Cell therapy is promising for repair of damaged myocardium. But moderate and variable functional benefits in clinical trials emphasize the need for a better understanding of therapeutic mechanisms and for specific imaging techniques which provide insights beyond cardiac function. Frequently, only a small fraction of transplanted cells engrafts in injured myocardium, limiting therapeutic efficacy and providing a potential explanation for the variability of functional benefits. The myocardial microenvironment is considered to be a critical contributor to successful cell engraftment and constitutes a suitable target for molecular imaging. In this proposal, we aim at developing strategies to facilitate successful stem cell engraftment. Our central hypothesis is that molecular-targeted nuclear imaging prior to cell delivery can characterize an optimal biologic environment which is supportive of cell engraftment after delivery, and thus predictive of successful myocardial regeneration. This hypothesis will be tested in 3 specific aims. Quantitative nuclear imaging techniques will be employed to characterize both, myocardial environment, as well as stem cell engraftment in a rat model of myocardial infarction. Therapy outcome will be defined by serial echocardiography and histologic workup.
Aim 1 will define the role of tissue perfusion, metabolism and viability in the target area of stem cell delivery, for successful engraftment of cardiac-derived stem cells, an innovative cell type with documented regenerative potential.
Aim 2 will investigate the role of expression of the adhesion molecule 1v23 integrin in the target area, as determined by molecular imaging, for successful cardiac stem cell engraftment.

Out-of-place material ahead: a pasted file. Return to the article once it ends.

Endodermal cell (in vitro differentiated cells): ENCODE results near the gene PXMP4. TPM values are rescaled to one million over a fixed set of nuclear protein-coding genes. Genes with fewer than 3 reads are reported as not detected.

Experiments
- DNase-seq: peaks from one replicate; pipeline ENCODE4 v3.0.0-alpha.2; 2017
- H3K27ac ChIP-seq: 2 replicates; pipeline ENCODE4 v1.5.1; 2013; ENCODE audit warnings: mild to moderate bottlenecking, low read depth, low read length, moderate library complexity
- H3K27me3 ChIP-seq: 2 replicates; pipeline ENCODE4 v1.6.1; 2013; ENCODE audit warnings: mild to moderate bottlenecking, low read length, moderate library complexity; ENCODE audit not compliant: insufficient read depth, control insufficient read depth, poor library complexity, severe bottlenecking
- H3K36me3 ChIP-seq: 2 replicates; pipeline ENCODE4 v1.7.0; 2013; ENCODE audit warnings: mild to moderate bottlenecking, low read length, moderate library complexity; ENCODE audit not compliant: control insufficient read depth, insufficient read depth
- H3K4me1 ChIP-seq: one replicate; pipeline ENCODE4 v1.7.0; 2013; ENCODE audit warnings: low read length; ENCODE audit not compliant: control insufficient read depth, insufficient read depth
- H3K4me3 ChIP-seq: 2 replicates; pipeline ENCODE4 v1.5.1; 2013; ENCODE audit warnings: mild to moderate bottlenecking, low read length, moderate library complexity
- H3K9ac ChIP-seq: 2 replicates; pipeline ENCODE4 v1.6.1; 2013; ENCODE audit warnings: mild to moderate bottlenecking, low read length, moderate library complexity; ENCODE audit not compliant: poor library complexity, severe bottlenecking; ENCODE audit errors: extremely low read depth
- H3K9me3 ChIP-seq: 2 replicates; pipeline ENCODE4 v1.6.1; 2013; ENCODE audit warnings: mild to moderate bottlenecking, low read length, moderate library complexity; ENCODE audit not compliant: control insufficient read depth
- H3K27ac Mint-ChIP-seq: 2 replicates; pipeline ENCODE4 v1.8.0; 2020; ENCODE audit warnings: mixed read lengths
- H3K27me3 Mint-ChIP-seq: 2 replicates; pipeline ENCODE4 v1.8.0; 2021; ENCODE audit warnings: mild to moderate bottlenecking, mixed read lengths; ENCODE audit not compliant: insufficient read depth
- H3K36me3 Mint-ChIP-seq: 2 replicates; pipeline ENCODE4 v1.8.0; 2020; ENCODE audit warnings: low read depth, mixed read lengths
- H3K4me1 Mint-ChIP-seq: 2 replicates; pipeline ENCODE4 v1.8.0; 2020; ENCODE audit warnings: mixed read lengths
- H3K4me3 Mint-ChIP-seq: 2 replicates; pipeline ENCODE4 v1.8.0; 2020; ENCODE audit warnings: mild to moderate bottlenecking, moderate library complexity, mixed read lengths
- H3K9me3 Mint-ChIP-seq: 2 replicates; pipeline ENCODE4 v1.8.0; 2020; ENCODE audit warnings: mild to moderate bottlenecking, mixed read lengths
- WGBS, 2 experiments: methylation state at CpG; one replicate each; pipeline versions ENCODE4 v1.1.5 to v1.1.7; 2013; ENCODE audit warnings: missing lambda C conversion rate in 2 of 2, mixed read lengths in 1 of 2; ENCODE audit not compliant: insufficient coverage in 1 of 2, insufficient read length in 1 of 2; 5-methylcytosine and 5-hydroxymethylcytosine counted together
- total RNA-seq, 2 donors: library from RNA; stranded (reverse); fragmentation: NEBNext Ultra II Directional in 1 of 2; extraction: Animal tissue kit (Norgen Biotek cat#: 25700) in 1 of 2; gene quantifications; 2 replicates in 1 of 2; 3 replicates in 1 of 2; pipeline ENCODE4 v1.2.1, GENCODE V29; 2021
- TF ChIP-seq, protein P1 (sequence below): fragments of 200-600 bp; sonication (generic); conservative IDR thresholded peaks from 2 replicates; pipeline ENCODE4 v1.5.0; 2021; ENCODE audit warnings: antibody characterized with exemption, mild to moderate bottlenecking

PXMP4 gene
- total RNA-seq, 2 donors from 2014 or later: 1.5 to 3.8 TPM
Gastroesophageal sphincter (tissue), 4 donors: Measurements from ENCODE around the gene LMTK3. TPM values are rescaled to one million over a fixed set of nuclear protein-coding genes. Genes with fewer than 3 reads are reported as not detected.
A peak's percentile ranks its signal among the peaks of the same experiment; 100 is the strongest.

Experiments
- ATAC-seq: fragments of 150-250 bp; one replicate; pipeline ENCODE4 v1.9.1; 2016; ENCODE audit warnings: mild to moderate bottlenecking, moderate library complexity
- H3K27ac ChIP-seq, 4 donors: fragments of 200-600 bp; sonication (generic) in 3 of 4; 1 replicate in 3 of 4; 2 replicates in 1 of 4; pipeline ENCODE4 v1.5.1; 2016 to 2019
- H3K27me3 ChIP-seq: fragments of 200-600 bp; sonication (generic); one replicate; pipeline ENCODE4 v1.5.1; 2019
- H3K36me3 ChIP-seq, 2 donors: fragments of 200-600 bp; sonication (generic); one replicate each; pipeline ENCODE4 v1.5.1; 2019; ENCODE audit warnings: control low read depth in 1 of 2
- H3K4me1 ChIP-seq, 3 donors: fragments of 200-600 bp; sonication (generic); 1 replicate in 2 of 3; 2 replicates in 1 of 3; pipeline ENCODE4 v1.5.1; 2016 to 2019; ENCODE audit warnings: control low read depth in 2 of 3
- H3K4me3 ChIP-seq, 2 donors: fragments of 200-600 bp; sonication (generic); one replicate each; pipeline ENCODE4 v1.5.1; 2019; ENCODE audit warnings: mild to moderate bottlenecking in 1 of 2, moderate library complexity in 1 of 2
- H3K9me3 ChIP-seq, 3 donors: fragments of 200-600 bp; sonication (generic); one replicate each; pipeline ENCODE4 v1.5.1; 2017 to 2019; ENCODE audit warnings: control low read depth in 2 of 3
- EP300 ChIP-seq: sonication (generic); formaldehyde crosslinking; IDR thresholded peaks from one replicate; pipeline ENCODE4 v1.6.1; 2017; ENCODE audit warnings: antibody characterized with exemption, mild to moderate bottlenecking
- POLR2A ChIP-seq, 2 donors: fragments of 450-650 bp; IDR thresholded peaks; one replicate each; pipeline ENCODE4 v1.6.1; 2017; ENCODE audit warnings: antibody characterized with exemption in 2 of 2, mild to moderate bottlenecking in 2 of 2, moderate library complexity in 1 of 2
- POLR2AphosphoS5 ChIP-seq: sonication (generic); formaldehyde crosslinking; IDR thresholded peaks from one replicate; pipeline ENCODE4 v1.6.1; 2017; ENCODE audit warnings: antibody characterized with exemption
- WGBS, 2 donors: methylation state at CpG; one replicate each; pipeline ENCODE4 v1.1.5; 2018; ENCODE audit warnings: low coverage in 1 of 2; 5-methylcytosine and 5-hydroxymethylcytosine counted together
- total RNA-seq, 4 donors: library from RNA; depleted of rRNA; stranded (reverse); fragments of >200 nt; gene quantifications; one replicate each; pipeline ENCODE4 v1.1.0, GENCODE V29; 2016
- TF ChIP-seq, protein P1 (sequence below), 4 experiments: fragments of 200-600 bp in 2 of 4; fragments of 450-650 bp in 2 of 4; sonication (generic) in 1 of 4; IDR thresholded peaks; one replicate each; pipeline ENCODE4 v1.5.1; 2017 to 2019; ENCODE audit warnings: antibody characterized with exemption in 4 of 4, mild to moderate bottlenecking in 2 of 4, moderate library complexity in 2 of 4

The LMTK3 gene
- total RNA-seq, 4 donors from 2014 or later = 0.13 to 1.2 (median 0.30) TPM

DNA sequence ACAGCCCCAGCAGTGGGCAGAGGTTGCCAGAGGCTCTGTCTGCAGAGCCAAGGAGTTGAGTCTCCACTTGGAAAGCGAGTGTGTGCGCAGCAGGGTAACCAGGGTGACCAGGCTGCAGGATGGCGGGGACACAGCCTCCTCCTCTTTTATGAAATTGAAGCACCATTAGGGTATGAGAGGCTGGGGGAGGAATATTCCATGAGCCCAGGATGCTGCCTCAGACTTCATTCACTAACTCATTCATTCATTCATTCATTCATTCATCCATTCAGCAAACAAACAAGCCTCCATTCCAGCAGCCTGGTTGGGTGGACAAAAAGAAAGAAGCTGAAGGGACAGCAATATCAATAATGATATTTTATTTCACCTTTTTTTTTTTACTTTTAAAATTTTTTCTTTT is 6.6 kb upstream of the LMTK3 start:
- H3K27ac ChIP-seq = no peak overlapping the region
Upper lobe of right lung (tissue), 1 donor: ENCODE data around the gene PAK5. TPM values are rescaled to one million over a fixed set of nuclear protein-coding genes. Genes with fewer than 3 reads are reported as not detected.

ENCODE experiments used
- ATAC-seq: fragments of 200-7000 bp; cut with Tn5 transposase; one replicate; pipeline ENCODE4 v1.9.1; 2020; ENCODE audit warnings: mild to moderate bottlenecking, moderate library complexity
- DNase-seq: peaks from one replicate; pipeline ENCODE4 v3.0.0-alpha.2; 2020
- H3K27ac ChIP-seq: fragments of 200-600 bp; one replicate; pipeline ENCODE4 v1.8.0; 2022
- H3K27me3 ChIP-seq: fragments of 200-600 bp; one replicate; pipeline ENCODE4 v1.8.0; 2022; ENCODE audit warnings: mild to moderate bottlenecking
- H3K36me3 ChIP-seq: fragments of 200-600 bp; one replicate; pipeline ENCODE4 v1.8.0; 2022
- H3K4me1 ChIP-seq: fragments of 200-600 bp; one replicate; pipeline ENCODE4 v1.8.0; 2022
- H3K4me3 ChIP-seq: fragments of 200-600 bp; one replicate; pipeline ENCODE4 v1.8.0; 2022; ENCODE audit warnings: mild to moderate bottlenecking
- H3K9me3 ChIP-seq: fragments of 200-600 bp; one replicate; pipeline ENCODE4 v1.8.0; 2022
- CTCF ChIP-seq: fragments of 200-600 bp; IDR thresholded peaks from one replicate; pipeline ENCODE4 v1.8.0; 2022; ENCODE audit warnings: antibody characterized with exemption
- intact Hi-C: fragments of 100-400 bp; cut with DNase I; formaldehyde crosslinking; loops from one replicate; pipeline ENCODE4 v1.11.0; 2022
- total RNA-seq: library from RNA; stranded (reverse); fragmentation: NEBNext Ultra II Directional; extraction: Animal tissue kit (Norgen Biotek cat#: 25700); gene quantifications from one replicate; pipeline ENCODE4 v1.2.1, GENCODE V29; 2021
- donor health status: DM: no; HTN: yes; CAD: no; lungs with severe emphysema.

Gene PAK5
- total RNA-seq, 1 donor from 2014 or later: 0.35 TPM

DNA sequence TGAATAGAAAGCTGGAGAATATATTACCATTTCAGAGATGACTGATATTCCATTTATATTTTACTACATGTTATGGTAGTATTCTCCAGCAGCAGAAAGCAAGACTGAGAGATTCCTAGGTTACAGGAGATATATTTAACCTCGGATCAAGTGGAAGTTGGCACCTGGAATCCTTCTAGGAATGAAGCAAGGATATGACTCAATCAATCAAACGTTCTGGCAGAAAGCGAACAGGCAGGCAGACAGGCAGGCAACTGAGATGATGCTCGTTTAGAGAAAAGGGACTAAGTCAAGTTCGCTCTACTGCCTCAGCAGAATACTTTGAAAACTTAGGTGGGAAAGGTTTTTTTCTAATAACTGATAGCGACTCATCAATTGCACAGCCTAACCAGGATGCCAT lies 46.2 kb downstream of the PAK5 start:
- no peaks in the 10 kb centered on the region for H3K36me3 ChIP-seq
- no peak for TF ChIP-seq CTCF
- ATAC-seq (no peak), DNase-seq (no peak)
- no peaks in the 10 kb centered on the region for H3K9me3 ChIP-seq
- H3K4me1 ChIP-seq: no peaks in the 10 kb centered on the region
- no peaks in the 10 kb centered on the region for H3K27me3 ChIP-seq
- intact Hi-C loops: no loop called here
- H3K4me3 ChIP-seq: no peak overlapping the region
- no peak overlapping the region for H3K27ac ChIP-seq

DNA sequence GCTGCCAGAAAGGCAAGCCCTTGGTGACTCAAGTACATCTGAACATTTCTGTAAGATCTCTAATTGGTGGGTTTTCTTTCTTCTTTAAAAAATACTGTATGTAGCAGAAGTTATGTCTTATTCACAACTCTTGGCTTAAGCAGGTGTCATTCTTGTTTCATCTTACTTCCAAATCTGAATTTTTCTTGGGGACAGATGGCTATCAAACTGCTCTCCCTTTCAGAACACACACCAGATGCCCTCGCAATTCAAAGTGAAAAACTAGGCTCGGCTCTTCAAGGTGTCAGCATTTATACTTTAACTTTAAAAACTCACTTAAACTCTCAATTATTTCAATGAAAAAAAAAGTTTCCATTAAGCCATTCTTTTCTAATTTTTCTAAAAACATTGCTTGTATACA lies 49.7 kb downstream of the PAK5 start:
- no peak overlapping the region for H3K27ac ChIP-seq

In aim 3, cardiac stem cells as a newer cell type will then be compared with the longer established mesenchymal stem cells under conditions of optimal imaging-defined microenvironmental conditions. These studies will provide unique new insights into the contribution of the biologic environment to the success of stem cell based myocardial regeneration. More importantly, they will also provide imaging techniques which may assist in therapeutic decision making by guiding the timing and regional targeting of cell delivery. The ultimate goal of the project is to optimize cell therapeutic benefit based on imaging of individual disease biology.

Public Health Relevance

Project Narrative / Relevance Cardiac stem cell therapy is considered to be a very promising approach for repair of damaged myocardium, but the benefit in clinical trials is currently still variable. In this proposal, molecular imaging techniques are introduced which aim at improving cell therapy by providing information about myocardial microenvironmental conditions which are most suitable for stem cell engraftment. Such biologic imaging strategies have the potential to guide individual therapeutic decisions, and are thus highly relevant to optimize the benefit of stem cell therapy in the clinical management of heart disease.

Agency
National Institute of Health (NIH)
Institute
National Heart, Lung, and Blood Institute (NHLBI)
Type
Research Project (R01)
Project #
5R01HL092985-03
Application #
8207204
Study Section
Medical Imaging Study Section (MEDI)
Program Officer
Adhikari, Bishow B
Project Start
2010-01-15
Project End
2014-12-31
Budget Start
2012-01-01
Budget End
2012-12-31
Support Year
3
Fiscal Year
2012
Total Cost
$489,163
Indirect Cost
$187,667
Name
Johns Hopkins University
Department
Radiation-Diagnostic/Oncology
Type
Schools of Medicine
DUNS #
001910777
City
Baltimore
State
MD
Country
United States
Zip Code
21218
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